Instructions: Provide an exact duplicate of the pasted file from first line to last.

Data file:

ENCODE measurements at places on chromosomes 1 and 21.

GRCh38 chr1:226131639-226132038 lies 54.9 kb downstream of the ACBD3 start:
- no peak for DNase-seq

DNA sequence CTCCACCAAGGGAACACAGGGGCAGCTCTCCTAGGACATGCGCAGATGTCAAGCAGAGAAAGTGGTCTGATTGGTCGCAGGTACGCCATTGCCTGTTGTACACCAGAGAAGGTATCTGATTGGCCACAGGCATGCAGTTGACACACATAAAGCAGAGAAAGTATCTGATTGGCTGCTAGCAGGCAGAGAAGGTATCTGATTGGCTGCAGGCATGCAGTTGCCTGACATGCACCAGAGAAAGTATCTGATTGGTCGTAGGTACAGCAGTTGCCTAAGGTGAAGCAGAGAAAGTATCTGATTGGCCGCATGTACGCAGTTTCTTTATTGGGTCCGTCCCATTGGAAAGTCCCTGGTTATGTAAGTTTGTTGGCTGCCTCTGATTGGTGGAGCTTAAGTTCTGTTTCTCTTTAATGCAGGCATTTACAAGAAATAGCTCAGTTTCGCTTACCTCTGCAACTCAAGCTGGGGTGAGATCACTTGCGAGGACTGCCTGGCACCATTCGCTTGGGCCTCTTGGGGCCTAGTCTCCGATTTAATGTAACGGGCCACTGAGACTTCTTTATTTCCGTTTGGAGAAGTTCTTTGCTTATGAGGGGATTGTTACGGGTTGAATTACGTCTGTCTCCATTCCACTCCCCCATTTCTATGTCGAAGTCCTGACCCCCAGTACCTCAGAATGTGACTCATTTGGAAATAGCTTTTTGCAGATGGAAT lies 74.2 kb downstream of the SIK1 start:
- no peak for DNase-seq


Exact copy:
ENCODE measurements at places on chromosomes 1 and 21.

GRCh38 chr1:226131639-226132038 lies 54.9 kb downstream of the ACBD3 start:
- no peak for DNase-seq

DNA sequence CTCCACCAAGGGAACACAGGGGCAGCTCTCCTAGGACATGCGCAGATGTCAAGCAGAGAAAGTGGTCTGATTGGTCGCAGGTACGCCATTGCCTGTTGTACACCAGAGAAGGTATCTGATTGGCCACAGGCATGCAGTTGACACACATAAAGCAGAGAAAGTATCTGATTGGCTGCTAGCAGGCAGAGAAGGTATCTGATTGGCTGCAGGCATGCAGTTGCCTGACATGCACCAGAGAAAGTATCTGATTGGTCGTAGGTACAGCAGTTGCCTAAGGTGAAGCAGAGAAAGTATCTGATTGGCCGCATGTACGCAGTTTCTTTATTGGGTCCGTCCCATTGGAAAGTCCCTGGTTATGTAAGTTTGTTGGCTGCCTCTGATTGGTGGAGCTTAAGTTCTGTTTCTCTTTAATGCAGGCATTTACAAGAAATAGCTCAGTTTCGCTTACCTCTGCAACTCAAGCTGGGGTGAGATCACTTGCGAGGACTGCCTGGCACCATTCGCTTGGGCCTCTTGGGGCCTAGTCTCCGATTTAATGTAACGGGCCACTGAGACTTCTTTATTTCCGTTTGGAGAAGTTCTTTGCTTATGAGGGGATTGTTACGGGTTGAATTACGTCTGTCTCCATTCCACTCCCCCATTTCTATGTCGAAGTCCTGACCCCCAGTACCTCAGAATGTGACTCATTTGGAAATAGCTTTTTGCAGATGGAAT lies 74.2 kb downstream of the SIK1 start:
- no peak for DNase-seq